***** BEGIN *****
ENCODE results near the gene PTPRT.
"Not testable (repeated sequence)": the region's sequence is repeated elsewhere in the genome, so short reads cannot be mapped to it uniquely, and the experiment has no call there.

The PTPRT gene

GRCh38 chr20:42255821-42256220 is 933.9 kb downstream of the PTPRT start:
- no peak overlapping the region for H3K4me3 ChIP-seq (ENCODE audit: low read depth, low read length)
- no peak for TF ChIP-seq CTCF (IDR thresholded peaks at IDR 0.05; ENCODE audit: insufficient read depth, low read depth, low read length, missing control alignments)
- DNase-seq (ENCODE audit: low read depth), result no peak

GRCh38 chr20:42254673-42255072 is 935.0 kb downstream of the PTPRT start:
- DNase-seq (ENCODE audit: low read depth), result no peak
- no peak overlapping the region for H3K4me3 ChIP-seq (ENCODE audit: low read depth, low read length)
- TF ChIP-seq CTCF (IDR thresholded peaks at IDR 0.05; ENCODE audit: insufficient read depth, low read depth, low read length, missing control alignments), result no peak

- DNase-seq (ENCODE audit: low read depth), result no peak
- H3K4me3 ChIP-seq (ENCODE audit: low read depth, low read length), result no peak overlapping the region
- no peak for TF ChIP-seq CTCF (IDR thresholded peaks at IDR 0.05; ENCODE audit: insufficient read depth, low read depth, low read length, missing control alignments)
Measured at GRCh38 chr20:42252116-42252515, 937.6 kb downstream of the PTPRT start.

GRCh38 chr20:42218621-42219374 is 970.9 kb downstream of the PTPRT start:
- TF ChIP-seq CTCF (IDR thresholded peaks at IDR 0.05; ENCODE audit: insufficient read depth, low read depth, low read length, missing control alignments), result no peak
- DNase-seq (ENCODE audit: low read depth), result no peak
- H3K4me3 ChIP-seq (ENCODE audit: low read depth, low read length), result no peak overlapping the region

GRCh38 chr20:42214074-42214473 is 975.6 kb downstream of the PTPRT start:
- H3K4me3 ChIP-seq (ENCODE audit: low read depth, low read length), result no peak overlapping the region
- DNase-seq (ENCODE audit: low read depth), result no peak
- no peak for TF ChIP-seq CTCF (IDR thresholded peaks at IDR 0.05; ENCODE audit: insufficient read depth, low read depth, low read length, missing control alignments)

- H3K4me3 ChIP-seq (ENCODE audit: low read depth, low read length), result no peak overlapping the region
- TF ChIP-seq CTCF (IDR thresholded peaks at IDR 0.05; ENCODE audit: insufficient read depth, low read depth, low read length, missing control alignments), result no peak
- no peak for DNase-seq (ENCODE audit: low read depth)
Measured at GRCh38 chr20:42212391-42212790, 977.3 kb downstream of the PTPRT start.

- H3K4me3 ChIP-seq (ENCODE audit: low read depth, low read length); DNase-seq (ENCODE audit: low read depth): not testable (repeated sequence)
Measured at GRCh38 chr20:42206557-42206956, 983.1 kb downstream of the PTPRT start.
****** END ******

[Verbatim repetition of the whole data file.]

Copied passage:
ENCODE results near the gene PTPRT.
"Not testable (repeated sequence)": the region's sequence is repeated elsewhere in the genome, so short reads cannot be mapped to it uniquely, and the experiment has no call there.

The PTPRT gene

GRCh38 chr20:42255821-42256220 is 933.9 kb downstream of the PTPRT start:
- no peak overlapping the region for H3K4me3 ChIP-seq (ENCODE audit: low read depth, low read length)
- no peak for TF ChIP-seq CTCF (IDR thresholded peaks at IDR 0.05; ENCODE audit: insufficient read depth, low read depth, low read length, missing control alignments)
- DNase-seq (ENCODE audit: low read depth), result no peak

GRCh38 chr20:42254673-42255072 is 935.0 kb downstream of the PTPRT start:
- DNase-seq (ENCODE audit: low read depth), result no peak
- no peak overlapping the region for H3K4me3 ChIP-seq (ENCODE audit: low read depth, low read length)
- TF ChIP-seq CTCF (IDR thresholded peaks at IDR 0.05; ENCODE audit: insufficient read depth, low read depth, low read length, missing control alignments), result no peak

- DNase-seq (ENCODE audit: low read depth), result no peak
- H3K4me3 ChIP-seq (ENCODE audit: low read depth, low read length), result no peak overlapping the region
- no peak for TF ChIP-seq CTCF (IDR thresholded peaks at IDR 0.05; ENCODE audit: insufficient read depth, low read depth, low read length, missing control alignments)
Measured at GRCh38 chr20:42252116-42252515, 937.6 kb downstream of the PTPRT start.

GRCh38 chr20:42218621-42219374 is 970.9 kb downstream of the PTPRT start:
- TF ChIP-seq CTCF (IDR thresholded peaks at IDR 0.05; ENCODE audit: insufficient read depth, low read depth, low read length, missing control alignments), result no peak
- DNase-seq (ENCODE audit: low read depth), result no peak
- H3K4me3 ChIP-seq (ENCODE audit: low read depth, low read length), result no peak overlapping the region

GRCh38 chr20:42214074-42214473 is 975.6 kb downstream of the PTPRT start:
- H3K4me3 ChIP-seq (ENCODE audit: low read depth, low read length), result no peak overlapping the region
- DNase-seq (ENCODE audit: low read depth), result no peak
- no peak for TF ChIP-seq CTCF (IDR thresholded peaks at IDR 0.05; ENCODE audit: insufficient read depth, low read depth, low read length, missing control alignments)

- H3K4me3 ChIP-seq (ENCODE audit: low read depth, low read length), result no peak overlapping the region
- TF ChIP-seq CTCF (IDR thresholded peaks at IDR 0.05; ENCODE audit: insufficient read depth, low read depth, low read length, missing control alignments), result no peak
- no peak for DNase-seq (ENCODE audit: low read depth)
Measured at GRCh38 chr20:42212391-42212790, 977.3 kb downstream of the PTPRT start.

- H3K4me3 ChIP-seq (ENCODE audit: low read depth, low read length); DNase-seq (ENCODE audit: low read depth): not testable (repeated sequence)
Measured at GRCh38 chr20:42206557-42206956, 983.1 kb downstream of the PTPRT start.